Age 26, heading to a film premier with my bestie.
Now, tell me. Do I look 26 here? Or do I look the 21/22 that the people I work with seem to think I look? It's got to be a combination of lots of water and being a nonsmoker, because my eating and exercising habits, though they are getting better, aren't that great.

About a week after my darling Jake turned eighteen, his younger sister, my Mini-Me, Laura, will turn fourteen. I think I'm less ready for her and Jake to get older than for me to get older. They were just so darn cute as kids!

Sweetest kid in the world, with the biggest heart (Ages 10 and 23)
I hope, mentally, I stay young. Getting older doesn't scare me so much as getting sick and getting old. I don't want to be a bedridden old cripple. I want to live healthy and have tons of energy and keep up with kids half my age, like Laura (Jake, I'm convinced, has been turned into a vampire, as last time I went to visit, he only came out at night and stayed up until sunrise every night).

So, I've more or less finished week one of C210K, but I think I'm going to repeat it. I spent a lot of my time walking today. I was trying to run faster, and I think I got a bit burned out, and my hamstrings tightened up. I should keep a steady pace of walking 3.0 mph and running 5.0 mph. Speed will come later. Right now, I need to focus on endurance.

As for eating healthier, I honestly tried this week. I was snacking on a bag of clementine oranges (they are so fab, I must say), but after I peeled one, I found black stuff inside. After doing a bit of googling, I found out that a fly had gotten in there and done...something. *shudders* No, I didn't eat it. I was too grossed out to even think about food until I got home from work. I tell ya, ya try to eat healthy and THAT happens.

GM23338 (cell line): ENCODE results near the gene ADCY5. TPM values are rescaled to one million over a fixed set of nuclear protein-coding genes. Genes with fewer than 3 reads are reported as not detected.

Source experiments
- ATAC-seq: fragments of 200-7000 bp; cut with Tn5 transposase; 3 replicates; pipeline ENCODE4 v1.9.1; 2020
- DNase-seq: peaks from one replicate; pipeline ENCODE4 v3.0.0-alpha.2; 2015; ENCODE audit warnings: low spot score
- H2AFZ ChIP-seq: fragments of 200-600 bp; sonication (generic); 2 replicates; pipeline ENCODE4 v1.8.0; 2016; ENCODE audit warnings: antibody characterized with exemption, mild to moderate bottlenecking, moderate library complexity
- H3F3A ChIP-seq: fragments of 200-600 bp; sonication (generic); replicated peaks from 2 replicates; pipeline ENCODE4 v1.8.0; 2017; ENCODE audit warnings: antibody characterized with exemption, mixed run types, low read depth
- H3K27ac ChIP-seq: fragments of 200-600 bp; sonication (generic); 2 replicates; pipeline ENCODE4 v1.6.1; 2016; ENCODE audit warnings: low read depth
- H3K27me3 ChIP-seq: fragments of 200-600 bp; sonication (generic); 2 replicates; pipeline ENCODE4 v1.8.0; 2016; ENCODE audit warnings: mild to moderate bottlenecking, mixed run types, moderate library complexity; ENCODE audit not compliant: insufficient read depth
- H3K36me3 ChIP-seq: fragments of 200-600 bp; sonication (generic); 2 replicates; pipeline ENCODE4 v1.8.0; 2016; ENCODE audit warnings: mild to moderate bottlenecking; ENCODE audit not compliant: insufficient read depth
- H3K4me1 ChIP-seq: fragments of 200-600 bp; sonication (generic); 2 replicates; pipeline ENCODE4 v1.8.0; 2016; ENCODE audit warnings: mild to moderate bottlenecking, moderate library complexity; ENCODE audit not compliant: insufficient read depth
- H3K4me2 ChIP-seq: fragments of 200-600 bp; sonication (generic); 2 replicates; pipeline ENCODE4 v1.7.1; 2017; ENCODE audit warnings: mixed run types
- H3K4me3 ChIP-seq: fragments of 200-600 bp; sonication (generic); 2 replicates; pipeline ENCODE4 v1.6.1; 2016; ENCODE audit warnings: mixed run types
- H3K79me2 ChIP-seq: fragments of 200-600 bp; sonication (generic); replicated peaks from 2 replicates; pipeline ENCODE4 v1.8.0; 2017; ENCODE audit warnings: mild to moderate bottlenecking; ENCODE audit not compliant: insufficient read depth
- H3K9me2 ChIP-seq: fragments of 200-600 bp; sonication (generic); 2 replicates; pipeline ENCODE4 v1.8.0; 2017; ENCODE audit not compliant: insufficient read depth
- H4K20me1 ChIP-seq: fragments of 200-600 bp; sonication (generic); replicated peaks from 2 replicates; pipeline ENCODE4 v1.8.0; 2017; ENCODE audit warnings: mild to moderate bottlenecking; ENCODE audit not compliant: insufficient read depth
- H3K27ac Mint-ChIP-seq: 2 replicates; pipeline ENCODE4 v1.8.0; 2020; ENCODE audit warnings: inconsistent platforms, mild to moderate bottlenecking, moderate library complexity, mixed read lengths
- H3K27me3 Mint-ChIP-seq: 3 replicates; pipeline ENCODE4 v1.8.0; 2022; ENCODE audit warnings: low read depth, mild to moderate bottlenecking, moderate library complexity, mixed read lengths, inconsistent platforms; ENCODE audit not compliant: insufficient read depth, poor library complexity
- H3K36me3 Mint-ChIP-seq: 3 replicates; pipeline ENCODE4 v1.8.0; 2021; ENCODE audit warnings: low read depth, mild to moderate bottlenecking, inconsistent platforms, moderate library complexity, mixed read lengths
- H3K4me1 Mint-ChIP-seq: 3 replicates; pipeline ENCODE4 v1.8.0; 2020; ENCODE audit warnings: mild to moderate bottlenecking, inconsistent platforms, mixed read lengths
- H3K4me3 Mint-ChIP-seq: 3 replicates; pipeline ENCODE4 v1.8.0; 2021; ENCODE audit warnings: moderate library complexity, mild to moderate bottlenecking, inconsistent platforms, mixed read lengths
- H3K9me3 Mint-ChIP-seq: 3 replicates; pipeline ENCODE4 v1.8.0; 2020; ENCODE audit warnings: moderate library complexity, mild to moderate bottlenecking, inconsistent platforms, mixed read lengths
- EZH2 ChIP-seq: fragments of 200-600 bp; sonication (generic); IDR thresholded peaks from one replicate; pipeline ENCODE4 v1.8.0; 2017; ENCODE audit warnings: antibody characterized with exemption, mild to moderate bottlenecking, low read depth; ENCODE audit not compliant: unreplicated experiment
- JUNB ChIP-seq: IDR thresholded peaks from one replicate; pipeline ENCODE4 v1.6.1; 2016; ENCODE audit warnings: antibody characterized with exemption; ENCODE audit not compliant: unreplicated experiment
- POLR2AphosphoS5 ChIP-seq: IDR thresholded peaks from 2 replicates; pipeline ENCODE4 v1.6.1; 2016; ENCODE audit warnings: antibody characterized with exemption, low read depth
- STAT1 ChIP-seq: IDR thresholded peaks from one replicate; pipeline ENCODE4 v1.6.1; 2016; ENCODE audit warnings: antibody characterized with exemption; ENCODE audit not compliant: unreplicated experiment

I think it's funny what people go through to look younger. I don't watch non-competition reality TV because, frankly, it's not as unscripted as they'd like you to believe. I've seen commercials for the Real Housewives, and I don't want to look young like they try to. If that's forty? I'll try to do it naturally. Keeping in good health and taking care of the body God has created for me to further His kingdom (she says after eating pizza and pie, but to be fair, I didn't eat dinner before work today).

I believe in taking care of yourself, acting your age, but having fun at least once a day, be it a joke or doing something you enjoy. Take your life into your own hands to make every day a better day. Be a positive influence to yourself and those around you. Don't dwell on the negative, but rejoice in the positive. I think that's what I want to focus on. I see too much negativity in my attitude in my day to day life. What can I do to make today great?

Considering it's almost Midnight now, I think I'll get a head start on tomorrow by getting some rest.